The great parenting challenge of our day is raising Godly young men but, perhaps a greater challenge yet, is doing so as as a single mother. As more single women are coming to Christ in schemes, a key question is:
“How can we raise Godly young men when the father is absent, and we’re on our own?”
Let me start out by saying that I accept, unequivocally, that God intended children to be raised by both parents. The problem in our community, and I suspect it is the same in yours, is that not all family circumstances are exactly ideal. You may have, as we do, single parents trying to raise their children in a Godly manner within difficult and complex circumstances. We must not, therefore, underestimate the importance of the local church family when it comes to pastoral issues regarding single parent parenting and discipleship. God in His infinite wisdom gave the fatherless their local church family who should be actively involved in the life situation(s) of all their members.
Raising young men on your own is so much more different than raising a young woman. Of course, boys and girls are equal in terms of spiritual worth, but they have different roles and needs within life and society. So, how do we single mothers help our sons grow up to be a good, Godly man?
Rely on God: Its seems such an obvious statement but, as single women carrying the burden of both the role of mother and father, it is a seriously hard task. There is no tag team and you can’t pass the baton on when you are exhausted. It’s a marathon and no one else is there to carry your burdens and load, except Christ! Share your concerns with God and cast your burdens on Him – he does really care and help! (That’s another blog in itself!). Pray and pray some more… and trust Him.
2. Find Godly role models within your local church: What young men need when they are growing up is a good, Godly male role model in their lives. They need someone to talk to and someone to teach them what it is to be a Godly man. When the father is not there it can feel, for the mother at least, like there is a big “help wanted” sign hanging there. Hear me right, I’m not saying that the absent father should not be challenged to live up to his responsibilities (he should), or that the mother should look for the next available man to fill the (so-called) “gaping hole” in her life (she shouldn’t). BUT, I challenge the men in our congregations to realise that there is a role they can play in the life of young men from single parent homes. The child needs a good man to get alongside him, befriend and show him how to be a man. That, I believe, is how God intended the fatherless to be cared for within the local church.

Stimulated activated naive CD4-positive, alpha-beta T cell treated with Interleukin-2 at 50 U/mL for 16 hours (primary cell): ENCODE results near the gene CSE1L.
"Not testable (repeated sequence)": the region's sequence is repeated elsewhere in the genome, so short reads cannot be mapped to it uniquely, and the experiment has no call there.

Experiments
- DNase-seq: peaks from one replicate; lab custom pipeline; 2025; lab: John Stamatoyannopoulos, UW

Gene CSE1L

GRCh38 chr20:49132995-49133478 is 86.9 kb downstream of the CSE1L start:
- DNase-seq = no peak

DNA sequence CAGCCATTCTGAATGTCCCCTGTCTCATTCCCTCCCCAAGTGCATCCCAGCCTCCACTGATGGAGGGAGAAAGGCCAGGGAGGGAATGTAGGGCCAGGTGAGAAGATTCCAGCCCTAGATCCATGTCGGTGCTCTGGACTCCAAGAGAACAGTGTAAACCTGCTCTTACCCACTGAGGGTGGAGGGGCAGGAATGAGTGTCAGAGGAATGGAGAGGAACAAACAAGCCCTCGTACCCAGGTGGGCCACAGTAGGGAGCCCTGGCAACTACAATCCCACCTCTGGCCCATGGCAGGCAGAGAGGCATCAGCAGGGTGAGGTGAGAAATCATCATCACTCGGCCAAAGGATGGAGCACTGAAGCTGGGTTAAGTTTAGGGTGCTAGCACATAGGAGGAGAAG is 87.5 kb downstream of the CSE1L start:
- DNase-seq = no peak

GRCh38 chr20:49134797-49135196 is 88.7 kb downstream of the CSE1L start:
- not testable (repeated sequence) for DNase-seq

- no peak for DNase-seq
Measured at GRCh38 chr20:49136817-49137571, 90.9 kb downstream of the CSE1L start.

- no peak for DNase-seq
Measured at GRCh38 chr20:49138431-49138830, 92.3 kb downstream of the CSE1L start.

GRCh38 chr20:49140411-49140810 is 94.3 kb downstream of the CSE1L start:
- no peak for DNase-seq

This is a difficult road for a single mother to walk. For instance, how does she approach a Godly man and ask him to spend some time with her child? Should she? How will that be perceived? There is a minefield of possible misunderstandings to be had there, but don’t let that be an excuse for procrastinating. Pray and ask God for help and wisdom, approach your elders and ask them for their wisdom, care and help.
3. Be prepared to answer the hard questions: There are some subjects that if we are being honest, our first answer instinctively would be, “ask your dad.” We all know the questions I’m talking about: pornography, sex, girls and all the uncomfortable conversations a mother does not want to have with her son. If you are a single parent, unfortunately you can’t delegate this BUT, if you aren’t speaking into your son’s life about his Godly character, who is? Bight the bullet. I had to deal with the same issues myself by saying to my son “I’m so sorry you must have this conversation with me but this is what we have…”
4. Source good, biblical material: For all those single mothers out there who are struggling with where to start or something to help I found “Preparing your Son for Every Mans Battle” (Arterburn and Stoeker). Although this book is written for fathers and sons, don’t be put off because it gives a really good platform to help you talk to your son about some difficult issues and, fundamentally, it deals with all sorts of subjects. I found working through this book with my son not only helped him cope with the initial awkwardness of the situation, but also gave insight that I wouldn’t have brought to the situation. It was helpful and well worth the money. Of course, there is no book or resource that is going to be as good or effective as you speaking into your son’s life personally. So, you might not think like a bloke, and its mortifyingly embarrassing, but you know your son, you know how he ticks, what makes him laugh, and so use the best of what you have, research what you don’t know, pray and entrust him into Gods care. The “Every Man’ Battle..” series is really usefully and I will be blogging on “Every Woman’s Battle..” soon. So, watch this space.(As with all material out there, refer to your elders/leaders to ensure its helpfulness and biblical faithfulness).
Editor's note: This post originally published at 20 Schemes Blog.
Sharon Dickens is the Director of Operations and Women's Ministry at 20Schemes, a church-planting organization based in Niddrie, Scotland. Sharon has over 26 years experience working in the community primarily with families and people who have experienced or are at risk of homelessness.
Posted on Thu, September 1, 2016
by Andrew Harper filed under